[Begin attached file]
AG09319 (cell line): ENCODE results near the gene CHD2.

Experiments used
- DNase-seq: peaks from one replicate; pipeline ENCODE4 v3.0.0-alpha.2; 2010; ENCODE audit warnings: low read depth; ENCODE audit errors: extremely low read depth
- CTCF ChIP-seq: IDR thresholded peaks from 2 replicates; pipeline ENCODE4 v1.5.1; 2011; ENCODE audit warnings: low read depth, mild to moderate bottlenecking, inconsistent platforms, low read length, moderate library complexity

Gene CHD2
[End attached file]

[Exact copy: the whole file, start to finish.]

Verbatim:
AG09319 (cell line): ENCODE results near the gene CHD2.

Experiments used
- DNase-seq: peaks from one replicate; pipeline ENCODE4 v3.0.0-alpha.2; 2010; ENCODE audit warnings: low read depth; ENCODE audit errors: extremely low read depth
- CTCF ChIP-seq: IDR thresholded peaks from 2 replicates; pipeline ENCODE4 v1.5.1; 2011; ENCODE audit warnings: low read depth, mild to moderate bottlenecking, inconsistent platforms, low read length, moderate library complexity

Gene CHD2